Circular supply chain 'can ease manufacturing problems'
Like many sectors, those in manufacturing have had issues with supply capacity and difficulties responding quickly to changes in demand. In fact, 97% of automotive and industrial products companies said the pandemic had negatively affected them.
With procurement and distribution issues affecting so many companies globally, many are starting to rethink their supply chain strategies, with executives reporting that the pandemic has made them rethink their supply chain’s strategic importance. This restructuring is necessary for the manufacturing industry, with manufacturers needing to rethink their supply chains.
'Reduce, reuse & recycle' is circular economy motto
‘Reduce, reuse, recycle’ is a common saying when referring to waste reduction during the production cycle, but this philosophy could provide a solution to supply chain issues too.
Refurbished or reconditioned parts, referring to original components that have been cleaned and whose worn or damaged elements have been replaced, could replace new components when spare parts are hard to find. These are not to be confused with repaired or second-hand parts, which refers to components whose refurbishing and testing process cannot be verified.
Refurbished parts involve giving the component a new lease of life and bringing it back to its original factory condition, meaning the quality and lifespan should be the same as a new part.
The use of refurbished parts can help reduce lead times for manufacturers, prevent unnecessary downtime and keep machinery up and running just like new. Refurbished parts also have the added benefit of quality assurance checks and warranties that usually match the equivalent of a new component, both in length and specification.
If manufacturers are to overcome the worst supply issues in nearly 50 years, reconditioned or refurbished parts can go a long way by contributing to the circular economy, maintaining efficiency and shortening lead times.
The 2017 GEODIS supply chain worldwide survey found that 62% of companies had limited visibility into their supply chains, and 15% only had visibility into production. The main challenges reported by business owners were keeping track of the location and status of their inventory, forecasting customer demand, and tracking the share of transport capacity.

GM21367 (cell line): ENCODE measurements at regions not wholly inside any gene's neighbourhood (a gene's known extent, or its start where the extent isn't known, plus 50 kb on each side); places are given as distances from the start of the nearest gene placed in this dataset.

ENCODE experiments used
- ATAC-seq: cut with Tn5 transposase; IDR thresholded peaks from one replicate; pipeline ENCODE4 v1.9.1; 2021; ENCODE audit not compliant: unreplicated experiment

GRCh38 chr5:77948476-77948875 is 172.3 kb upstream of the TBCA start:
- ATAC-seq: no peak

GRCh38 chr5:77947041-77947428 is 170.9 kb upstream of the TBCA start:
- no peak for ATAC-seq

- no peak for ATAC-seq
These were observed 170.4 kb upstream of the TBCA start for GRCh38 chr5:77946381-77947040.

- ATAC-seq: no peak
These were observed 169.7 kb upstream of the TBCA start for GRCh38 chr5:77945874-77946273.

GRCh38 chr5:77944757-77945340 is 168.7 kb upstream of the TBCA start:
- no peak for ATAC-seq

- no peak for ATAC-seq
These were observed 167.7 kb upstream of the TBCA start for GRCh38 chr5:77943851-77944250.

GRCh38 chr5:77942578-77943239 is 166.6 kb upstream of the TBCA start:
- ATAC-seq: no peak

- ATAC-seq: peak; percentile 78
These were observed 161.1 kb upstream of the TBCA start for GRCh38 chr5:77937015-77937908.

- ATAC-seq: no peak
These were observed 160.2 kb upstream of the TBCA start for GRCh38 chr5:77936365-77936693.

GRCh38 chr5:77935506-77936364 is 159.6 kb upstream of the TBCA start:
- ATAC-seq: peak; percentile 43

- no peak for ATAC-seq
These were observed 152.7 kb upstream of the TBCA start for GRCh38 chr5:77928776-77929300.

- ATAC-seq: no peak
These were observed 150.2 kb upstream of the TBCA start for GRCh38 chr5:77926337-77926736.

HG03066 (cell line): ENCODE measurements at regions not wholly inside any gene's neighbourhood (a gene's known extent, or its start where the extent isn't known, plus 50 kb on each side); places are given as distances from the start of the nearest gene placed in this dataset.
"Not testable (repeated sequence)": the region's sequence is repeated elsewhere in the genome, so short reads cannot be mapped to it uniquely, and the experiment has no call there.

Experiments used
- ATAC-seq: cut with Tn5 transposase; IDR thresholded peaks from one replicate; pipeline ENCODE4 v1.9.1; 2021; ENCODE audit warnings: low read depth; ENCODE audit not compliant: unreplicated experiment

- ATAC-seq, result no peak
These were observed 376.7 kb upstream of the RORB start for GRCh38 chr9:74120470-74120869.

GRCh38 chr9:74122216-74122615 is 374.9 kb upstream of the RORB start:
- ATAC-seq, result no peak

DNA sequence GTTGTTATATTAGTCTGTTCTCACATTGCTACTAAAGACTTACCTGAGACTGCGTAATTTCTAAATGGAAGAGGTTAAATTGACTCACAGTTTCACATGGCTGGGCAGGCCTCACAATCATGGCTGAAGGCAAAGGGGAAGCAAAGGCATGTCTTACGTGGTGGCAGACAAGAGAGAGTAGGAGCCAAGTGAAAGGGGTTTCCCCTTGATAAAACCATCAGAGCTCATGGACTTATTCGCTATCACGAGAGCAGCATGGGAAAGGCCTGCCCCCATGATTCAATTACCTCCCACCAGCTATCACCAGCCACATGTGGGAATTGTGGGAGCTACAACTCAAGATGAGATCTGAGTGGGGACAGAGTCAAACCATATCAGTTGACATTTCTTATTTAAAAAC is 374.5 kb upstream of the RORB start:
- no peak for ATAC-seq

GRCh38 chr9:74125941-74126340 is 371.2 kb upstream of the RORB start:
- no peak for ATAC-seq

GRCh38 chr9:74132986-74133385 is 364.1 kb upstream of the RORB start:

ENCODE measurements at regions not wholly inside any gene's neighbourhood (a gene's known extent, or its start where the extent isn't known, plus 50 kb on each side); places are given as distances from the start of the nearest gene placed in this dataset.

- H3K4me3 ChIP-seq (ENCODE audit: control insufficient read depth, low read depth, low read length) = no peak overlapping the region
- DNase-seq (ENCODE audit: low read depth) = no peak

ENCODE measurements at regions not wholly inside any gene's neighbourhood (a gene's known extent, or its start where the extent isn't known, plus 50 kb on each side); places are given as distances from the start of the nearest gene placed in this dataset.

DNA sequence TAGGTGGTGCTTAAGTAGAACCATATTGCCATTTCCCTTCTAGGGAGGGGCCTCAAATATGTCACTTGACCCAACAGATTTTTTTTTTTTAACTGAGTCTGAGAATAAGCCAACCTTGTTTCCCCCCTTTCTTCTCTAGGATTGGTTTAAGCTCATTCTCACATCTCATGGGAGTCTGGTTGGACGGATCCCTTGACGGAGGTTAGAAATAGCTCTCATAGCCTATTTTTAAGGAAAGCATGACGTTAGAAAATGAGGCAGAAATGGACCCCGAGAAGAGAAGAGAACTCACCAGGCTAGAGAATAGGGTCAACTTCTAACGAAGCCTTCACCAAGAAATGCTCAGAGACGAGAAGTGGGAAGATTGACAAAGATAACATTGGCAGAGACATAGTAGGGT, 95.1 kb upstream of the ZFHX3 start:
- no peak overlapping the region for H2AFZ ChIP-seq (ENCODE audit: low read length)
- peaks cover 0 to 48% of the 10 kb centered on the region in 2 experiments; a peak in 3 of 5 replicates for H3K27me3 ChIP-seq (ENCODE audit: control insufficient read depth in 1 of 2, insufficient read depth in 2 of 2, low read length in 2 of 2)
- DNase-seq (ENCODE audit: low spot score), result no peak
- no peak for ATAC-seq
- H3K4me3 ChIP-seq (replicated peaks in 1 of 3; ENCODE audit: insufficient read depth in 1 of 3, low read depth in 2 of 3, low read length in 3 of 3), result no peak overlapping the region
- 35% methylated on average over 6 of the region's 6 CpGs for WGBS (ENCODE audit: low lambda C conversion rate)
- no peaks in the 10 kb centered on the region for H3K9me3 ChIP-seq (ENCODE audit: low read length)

A lack of visibility into global supply chains can make it difficult to identify risks and potential disruptions, leading to financial losses. That is because there is not enough information to identify problems and act accordingly.
Instead of relying on manual data collection, supply chain managers can invest in tracking technologies such as sensors, barcodes and readers, or radio frequency identification (RFID) systems. This way, information can be automatically collected and relayed. They can then use the data collected by these trackers to see a product’s journey along the entire supply chain. This method can help identify any areas of inefficiency in transport, production or warehousing, which can help improve efficiency and reduce energy or resource demand.
Investing in a good supply chain visibility platform can also help keep track of your extended supply chain and spot disruptions that might prevent materials from reaching the next node on time.
'Glocalisation' is future for supply chain stability
So-called ‘glocalisation’ refers to developing and distributing a product or service globally but adjusting it to accommodate users or consumers in local markets. This can help manage supply chain issues as stock in low demand areas can be relocated where needed. Companies can also source raw materials locally to help streamline supply chains and reduce freight fees.
To achieve successful glocalisation, real-time data analysis is required to rapidly move items where needed. However, this process can be automated by creating a cognitive supply chain which uses AI to gather and analyse data across end-to-end processes.
The consensus regarding the state of supply chains is that these issues could last years. Luckily reconditioned parts, supply chain visibility and glocalisation can help mitigate these issues and reduce financial losses.
- Sven Bretschneider is head of supply chain at EU Automation, which provides new, used, reconditioned and obsolete industrial automation spares.
About EU Automation
EUA has locations in the UK, US, Germany and Singapore, and has a network of hundreds of global suppliers of new, reconditioned and obsolete automation parts
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